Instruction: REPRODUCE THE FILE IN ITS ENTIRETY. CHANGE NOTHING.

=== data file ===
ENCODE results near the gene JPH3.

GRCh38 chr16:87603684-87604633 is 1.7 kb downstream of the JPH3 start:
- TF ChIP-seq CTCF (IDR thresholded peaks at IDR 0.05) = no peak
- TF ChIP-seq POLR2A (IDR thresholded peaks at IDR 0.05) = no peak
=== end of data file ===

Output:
ENCODE results near the gene JPH3.

GRCh38 chr16:87603684-87604633 is 1.7 kb downstream of the JPH3 start:
- TF ChIP-seq CTCF (IDR thresholded peaks at IDR 0.05) = no peak
- TF ChIP-seq POLR2A (IDR thresholded peaks at IDR 0.05) = no peak